Is it time to rethink the subscription business model?
New Year (Calendar and Lunar) is the perfect time to make new resolutions. Lose weight, quit vaping, save more. To be fair, we do our best to stick to these, but they’re easier said than done. Well, except maybe the ‘save more’ one.
I’m not saying this because saving is easy. I’m saying it because of the way our business models have shifted over recent years. Many businesses have shifted from one-off costs to subscription-based models. And amid a cost-of-living crisis, is there anything easier to take off your monthly outgoings than a subscription?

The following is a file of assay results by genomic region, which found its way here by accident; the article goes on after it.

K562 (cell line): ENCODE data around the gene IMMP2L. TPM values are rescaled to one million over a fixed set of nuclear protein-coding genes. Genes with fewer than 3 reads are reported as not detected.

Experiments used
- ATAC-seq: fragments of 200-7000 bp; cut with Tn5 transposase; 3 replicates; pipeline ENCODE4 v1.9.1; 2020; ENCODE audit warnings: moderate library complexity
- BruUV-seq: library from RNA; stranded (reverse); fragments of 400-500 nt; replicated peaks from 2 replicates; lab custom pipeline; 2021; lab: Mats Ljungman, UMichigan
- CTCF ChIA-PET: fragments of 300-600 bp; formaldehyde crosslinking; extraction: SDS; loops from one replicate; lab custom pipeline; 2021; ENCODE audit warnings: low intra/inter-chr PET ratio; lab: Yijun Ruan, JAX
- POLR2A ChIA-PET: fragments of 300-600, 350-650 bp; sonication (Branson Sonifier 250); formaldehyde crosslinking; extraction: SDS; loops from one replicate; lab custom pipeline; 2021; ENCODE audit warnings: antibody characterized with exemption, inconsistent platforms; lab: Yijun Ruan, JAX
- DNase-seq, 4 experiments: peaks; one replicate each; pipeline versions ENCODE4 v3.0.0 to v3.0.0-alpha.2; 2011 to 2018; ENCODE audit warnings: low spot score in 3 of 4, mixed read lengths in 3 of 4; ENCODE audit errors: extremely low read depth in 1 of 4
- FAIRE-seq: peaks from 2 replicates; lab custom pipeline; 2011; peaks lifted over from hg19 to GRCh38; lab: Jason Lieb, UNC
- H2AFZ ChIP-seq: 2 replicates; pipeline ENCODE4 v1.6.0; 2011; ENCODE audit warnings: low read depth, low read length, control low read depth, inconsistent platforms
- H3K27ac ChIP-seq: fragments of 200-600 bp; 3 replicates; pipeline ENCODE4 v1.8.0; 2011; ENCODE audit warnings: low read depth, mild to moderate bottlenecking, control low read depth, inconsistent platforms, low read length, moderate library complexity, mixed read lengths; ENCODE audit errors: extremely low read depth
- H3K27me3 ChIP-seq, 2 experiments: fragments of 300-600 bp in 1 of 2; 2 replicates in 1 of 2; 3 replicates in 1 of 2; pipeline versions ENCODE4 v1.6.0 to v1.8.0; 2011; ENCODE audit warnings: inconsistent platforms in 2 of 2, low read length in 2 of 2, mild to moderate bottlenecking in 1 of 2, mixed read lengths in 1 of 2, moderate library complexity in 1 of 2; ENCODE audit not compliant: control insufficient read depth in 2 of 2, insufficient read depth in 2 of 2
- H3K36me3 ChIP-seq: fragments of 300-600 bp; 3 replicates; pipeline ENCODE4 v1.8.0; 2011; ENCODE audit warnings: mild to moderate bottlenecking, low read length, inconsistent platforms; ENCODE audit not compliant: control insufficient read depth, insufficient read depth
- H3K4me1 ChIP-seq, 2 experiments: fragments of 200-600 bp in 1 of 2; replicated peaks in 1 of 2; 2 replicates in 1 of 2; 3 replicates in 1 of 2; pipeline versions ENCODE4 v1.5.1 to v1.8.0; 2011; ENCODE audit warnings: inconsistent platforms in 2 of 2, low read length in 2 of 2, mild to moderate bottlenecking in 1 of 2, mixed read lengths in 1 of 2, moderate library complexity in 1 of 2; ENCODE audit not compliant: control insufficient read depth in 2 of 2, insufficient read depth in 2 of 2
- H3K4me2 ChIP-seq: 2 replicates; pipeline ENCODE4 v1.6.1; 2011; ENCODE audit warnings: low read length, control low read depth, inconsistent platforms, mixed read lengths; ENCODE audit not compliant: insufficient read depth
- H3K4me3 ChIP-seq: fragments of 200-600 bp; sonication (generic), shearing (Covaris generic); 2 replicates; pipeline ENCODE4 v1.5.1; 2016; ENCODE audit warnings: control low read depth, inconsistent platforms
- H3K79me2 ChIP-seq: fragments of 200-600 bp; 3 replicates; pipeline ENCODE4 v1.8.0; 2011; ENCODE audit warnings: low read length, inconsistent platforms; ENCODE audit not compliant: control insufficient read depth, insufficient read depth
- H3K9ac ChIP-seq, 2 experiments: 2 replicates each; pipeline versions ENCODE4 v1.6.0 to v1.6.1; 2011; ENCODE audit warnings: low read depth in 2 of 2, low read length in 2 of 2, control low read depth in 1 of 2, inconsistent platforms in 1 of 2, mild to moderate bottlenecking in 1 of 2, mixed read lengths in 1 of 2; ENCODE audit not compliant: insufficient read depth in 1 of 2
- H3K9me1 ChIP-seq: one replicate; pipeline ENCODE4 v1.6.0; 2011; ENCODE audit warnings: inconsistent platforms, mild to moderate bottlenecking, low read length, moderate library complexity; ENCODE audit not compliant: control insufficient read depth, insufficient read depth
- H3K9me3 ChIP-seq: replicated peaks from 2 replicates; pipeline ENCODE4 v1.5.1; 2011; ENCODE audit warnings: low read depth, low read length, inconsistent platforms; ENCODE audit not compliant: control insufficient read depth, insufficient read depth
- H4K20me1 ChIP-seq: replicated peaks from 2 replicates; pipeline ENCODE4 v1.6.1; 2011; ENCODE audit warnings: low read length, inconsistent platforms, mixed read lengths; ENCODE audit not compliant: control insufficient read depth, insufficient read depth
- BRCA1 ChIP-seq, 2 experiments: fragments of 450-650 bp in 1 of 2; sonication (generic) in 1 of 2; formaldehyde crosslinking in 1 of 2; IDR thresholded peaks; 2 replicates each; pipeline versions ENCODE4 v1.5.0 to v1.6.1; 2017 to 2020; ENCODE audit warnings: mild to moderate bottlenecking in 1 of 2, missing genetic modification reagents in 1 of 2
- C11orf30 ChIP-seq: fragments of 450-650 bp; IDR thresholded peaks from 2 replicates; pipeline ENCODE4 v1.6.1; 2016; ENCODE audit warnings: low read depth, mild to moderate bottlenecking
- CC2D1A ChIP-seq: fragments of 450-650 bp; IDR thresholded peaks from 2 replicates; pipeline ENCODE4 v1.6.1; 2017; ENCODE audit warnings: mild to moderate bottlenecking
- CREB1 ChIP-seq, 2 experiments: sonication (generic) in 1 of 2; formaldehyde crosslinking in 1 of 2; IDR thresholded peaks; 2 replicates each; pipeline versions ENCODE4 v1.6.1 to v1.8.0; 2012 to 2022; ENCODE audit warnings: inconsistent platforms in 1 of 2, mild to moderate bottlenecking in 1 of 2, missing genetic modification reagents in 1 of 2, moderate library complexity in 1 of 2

For many of us, most of our outgoings now come in the form of automated payments. Back in the day (the noughties), these payments were mostly reserved for essentials, like bills and rates. But today, if you were to total up all your automated costs, you’re likely to be in for a shock. For example, subscribe to Netflix Premium ($22.99/m), Disney+ ($139.99/y), Apple TV ($9.99/m) and you’ll pay $535.75/year.
I’ve been wondering if everyone else is as annoyed as I am about how many subscriptions there are nowadays, and how they’re often the only way to purchase a product or service. Why has business become so addicted to this business model?
Well, it could be the money. UBS predict that the subscription economy will grow an average annual rate of 18% and reach 1.5 trillion USD by 2025. That’s phenomenal growth and explains why subscription companies have far outperformed global equities from an investment standpoint.
But is this a bubble?